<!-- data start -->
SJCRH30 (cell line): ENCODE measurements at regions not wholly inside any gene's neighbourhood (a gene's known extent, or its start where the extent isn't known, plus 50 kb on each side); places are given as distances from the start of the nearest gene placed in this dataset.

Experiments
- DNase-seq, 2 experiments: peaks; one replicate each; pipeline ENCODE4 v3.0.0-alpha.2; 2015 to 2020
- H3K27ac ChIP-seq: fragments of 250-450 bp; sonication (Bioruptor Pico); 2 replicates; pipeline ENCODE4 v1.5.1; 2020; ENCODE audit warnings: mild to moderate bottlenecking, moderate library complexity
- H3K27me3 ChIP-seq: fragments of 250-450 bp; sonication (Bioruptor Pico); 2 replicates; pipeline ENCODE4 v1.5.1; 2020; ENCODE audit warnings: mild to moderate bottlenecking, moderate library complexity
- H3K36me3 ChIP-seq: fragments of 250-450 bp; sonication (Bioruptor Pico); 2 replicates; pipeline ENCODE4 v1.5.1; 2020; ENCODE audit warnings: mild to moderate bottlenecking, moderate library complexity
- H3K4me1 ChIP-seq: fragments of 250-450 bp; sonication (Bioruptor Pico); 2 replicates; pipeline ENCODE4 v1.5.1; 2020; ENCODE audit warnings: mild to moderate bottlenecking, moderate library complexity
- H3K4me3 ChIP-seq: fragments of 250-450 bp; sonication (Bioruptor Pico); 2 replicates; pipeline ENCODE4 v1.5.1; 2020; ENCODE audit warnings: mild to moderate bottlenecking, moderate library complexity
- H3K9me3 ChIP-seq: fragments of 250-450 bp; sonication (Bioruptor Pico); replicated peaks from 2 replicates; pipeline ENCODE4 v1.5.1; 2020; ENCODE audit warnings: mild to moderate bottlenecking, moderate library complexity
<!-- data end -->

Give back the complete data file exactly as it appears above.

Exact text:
SJCRH30 (cell line): ENCODE measurements at regions not wholly inside any gene's neighbourhood (a gene's known extent, or its start where the extent isn't known, plus 50 kb on each side); places are given as distances from the start of the nearest gene placed in this dataset.

Experiments
- DNase-seq, 2 experiments: peaks; one replicate each; pipeline ENCODE4 v3.0.0-alpha.2; 2015 to 2020
- H3K27ac ChIP-seq: fragments of 250-450 bp; sonication (Bioruptor Pico); 2 replicates; pipeline ENCODE4 v1.5.1; 2020; ENCODE audit warnings: mild to moderate bottlenecking, moderate library complexity
- H3K27me3 ChIP-seq: fragments of 250-450 bp; sonication (Bioruptor Pico); 2 replicates; pipeline ENCODE4 v1.5.1; 2020; ENCODE audit warnings: mild to moderate bottlenecking, moderate library complexity
- H3K36me3 ChIP-seq: fragments of 250-450 bp; sonication (Bioruptor Pico); 2 replicates; pipeline ENCODE4 v1.5.1; 2020; ENCODE audit warnings: mild to moderate bottlenecking, moderate library complexity
- H3K4me1 ChIP-seq: fragments of 250-450 bp; sonication (Bioruptor Pico); 2 replicates; pipeline ENCODE4 v1.5.1; 2020; ENCODE audit warnings: mild to moderate bottlenecking, moderate library complexity
- H3K4me3 ChIP-seq: fragments of 250-450 bp; sonication (Bioruptor Pico); 2 replicates; pipeline ENCODE4 v1.5.1; 2020; ENCODE audit warnings: mild to moderate bottlenecking, moderate library complexity
- H3K9me3 ChIP-seq: fragments of 250-450 bp; sonication (Bioruptor Pico); replicated peaks from 2 replicates; pipeline ENCODE4 v1.5.1; 2020; ENCODE audit warnings: mild to moderate bottlenecking, moderate library complexity